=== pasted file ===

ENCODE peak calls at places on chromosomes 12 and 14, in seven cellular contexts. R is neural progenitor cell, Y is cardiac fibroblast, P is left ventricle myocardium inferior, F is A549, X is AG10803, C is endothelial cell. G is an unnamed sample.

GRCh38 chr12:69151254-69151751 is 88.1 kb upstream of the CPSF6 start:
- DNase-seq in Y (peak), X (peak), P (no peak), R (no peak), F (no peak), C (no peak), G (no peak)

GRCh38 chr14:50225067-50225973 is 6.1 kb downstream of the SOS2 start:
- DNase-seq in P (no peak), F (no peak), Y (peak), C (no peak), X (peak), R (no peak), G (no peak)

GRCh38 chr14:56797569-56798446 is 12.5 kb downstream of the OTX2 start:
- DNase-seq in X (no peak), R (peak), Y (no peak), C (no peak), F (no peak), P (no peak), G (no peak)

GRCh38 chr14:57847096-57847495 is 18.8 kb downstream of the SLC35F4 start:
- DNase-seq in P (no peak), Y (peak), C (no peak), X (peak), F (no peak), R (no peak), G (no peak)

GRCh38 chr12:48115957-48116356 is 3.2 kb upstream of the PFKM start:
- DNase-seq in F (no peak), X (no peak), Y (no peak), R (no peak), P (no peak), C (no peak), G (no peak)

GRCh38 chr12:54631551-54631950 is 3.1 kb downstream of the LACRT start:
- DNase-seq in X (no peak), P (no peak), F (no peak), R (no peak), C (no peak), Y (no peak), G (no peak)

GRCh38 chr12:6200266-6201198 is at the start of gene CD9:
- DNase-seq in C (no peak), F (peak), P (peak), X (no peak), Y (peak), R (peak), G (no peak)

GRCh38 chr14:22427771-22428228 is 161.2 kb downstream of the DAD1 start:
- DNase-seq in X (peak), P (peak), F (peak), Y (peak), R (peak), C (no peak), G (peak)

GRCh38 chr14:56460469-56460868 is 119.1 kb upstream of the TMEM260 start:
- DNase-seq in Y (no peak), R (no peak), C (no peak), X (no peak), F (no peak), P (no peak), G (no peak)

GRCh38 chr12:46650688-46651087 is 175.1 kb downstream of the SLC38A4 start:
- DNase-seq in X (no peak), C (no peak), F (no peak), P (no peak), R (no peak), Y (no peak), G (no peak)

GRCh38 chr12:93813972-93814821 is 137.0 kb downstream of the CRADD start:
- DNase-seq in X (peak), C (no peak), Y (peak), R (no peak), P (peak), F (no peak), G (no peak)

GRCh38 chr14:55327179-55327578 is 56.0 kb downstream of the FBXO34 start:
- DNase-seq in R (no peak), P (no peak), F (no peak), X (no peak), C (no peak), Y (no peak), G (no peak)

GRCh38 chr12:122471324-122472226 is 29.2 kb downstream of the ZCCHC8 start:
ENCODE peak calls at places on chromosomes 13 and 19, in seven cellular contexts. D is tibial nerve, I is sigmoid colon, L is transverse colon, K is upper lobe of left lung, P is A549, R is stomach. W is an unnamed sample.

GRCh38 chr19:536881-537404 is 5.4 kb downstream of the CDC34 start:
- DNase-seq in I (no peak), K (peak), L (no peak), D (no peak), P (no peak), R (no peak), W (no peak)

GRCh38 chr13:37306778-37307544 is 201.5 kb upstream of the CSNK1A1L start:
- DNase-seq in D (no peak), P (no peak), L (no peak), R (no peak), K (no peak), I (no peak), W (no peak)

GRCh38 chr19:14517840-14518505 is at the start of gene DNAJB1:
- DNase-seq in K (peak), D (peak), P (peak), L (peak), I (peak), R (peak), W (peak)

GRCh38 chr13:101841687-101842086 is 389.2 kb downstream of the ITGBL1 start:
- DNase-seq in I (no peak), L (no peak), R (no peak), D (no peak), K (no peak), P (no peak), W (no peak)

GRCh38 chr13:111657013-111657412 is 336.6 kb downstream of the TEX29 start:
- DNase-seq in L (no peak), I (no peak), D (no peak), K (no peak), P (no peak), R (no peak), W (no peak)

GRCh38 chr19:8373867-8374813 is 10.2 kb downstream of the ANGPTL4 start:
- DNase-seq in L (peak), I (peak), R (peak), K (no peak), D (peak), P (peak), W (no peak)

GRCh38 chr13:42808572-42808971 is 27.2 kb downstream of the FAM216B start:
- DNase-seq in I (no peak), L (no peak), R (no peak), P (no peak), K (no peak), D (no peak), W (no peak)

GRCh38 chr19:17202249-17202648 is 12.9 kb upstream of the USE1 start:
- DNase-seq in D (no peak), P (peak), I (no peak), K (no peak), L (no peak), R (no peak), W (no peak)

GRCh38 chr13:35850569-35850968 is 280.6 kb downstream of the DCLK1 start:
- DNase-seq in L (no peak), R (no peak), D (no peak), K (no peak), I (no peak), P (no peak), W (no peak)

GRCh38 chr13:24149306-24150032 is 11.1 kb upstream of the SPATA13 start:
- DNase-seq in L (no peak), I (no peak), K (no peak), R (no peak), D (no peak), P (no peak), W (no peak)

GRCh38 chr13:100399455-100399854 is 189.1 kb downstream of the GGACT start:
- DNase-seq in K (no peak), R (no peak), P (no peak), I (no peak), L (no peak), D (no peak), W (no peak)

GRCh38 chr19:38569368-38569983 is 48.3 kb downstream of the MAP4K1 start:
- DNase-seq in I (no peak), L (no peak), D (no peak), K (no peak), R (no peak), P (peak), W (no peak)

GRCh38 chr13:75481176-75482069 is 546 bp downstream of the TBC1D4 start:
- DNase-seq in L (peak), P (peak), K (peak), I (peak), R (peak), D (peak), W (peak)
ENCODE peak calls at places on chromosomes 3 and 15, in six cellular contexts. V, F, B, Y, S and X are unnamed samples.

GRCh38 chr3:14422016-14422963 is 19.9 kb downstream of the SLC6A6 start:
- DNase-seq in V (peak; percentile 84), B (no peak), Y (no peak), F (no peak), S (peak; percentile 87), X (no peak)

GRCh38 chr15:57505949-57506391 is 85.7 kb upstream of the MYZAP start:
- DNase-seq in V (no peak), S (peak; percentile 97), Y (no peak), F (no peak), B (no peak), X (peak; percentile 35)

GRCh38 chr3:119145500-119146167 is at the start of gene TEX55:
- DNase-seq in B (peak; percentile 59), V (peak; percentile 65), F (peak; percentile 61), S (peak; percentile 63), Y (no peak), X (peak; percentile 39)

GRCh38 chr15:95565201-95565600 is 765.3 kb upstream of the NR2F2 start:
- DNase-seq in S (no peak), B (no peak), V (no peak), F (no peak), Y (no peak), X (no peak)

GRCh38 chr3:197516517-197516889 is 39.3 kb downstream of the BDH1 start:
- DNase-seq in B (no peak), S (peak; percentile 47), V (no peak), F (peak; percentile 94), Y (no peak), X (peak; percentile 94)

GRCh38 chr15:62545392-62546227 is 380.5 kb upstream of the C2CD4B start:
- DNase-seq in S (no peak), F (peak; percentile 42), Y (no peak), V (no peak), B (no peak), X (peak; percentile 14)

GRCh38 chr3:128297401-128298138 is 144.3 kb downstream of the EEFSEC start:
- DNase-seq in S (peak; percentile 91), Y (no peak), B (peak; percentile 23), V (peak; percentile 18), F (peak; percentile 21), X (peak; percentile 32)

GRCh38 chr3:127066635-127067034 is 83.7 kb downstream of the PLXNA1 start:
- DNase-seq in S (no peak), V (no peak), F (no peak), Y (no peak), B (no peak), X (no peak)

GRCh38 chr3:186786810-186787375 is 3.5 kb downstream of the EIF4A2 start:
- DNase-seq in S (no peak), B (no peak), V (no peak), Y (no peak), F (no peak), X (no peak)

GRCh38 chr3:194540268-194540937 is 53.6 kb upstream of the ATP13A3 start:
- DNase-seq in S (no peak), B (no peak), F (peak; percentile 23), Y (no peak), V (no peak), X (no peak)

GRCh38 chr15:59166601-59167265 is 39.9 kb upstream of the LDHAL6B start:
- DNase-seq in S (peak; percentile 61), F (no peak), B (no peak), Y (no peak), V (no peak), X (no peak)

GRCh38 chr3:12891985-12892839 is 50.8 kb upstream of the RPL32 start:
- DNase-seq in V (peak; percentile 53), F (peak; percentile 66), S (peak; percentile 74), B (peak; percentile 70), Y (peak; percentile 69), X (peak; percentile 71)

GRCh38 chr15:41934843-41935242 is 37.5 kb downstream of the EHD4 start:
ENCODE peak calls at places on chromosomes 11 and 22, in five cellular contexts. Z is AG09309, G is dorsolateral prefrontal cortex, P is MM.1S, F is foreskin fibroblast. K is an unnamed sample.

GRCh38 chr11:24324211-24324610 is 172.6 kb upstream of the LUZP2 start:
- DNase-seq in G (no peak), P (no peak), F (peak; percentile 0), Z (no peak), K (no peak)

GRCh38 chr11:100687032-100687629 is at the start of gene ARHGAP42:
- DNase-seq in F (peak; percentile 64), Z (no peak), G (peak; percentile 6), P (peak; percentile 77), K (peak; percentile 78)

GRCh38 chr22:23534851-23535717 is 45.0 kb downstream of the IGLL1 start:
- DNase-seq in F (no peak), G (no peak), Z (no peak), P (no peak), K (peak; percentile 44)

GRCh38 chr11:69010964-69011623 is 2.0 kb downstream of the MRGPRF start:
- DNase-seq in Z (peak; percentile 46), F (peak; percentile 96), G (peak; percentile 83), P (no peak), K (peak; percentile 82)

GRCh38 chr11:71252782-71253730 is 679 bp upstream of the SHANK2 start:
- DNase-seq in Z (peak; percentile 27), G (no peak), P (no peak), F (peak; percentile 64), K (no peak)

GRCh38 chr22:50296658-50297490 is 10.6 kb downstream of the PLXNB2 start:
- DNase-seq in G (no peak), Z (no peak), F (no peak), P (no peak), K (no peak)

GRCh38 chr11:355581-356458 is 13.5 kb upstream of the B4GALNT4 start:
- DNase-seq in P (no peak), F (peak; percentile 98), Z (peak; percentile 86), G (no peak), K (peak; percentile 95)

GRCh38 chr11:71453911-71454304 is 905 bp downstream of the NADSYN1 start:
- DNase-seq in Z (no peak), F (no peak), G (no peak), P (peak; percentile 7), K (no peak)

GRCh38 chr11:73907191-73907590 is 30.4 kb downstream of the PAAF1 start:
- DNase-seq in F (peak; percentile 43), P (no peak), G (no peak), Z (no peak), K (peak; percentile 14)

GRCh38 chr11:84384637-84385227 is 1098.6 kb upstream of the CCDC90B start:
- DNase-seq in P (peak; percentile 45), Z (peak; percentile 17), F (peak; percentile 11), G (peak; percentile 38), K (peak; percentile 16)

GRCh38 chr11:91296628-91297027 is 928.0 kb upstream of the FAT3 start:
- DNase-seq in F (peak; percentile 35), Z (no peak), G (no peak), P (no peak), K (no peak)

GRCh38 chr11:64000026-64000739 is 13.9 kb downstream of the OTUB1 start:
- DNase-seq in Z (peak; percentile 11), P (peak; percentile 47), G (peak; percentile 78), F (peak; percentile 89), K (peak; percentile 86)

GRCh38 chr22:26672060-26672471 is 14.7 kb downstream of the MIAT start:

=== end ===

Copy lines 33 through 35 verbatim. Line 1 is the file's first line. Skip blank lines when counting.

- DNase-seq in K (peak), D (peak), P (peak), L (peak), I (peak), R (peak), W (peak)

GRCh38 chr13:101841687-101842086 is 389.2 kb downstream of the ITGBL1 start:
- DNase-seq in I (no peak), L (no peak), R (no peak), D (no peak), K (no peak), P (no peak), W (no peak)